By Alon Tal
Overpopulation remains the leading driver of hunger, desertification, species depletion and a range of social maladies across the planet. Recently, a spate of op-ed essays have filled the pages of some of world’s top newspapers and blogs — from the Guardian to the New York Times — challenged this view, declaring that overpopulations is not, nor has ever been, a problem. To make progress in the most recent round of the age-old debate between technological optimists and Malthusian realists, it’s important to establish criteria and characterize consequences.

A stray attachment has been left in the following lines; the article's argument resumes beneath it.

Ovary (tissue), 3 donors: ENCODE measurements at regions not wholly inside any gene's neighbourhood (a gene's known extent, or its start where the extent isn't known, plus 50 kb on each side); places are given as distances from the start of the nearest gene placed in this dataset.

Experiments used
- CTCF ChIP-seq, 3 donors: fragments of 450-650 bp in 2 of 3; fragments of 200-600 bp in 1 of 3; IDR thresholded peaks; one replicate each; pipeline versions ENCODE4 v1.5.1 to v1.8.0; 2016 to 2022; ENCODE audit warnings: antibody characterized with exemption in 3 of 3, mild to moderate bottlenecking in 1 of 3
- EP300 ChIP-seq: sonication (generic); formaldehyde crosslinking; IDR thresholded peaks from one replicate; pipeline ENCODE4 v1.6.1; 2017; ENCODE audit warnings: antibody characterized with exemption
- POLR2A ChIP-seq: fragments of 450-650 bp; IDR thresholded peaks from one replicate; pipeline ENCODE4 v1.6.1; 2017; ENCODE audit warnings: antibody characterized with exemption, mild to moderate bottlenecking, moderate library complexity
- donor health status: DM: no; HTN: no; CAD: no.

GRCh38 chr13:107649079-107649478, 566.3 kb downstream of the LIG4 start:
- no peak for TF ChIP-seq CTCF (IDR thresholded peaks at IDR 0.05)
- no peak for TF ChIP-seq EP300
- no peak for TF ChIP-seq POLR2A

On what basis are these newest cornucopian assurances made? In the New York Times piece, for instance, Ellis Erle asserts that after studying the ecology of agriculture in China and talking to archaeologists, he reached the conclusion that technologies have always been able to overcome any anticipated exceedance of carrying capacity. A key corroboration marshaled for this view refers to a retrospective assessment of Chinese farming by archaeologists. It purportedly claims that new and more efficient technologies invariably enabled local farmers to overcome any anticipated exceedance of carrying capacity.
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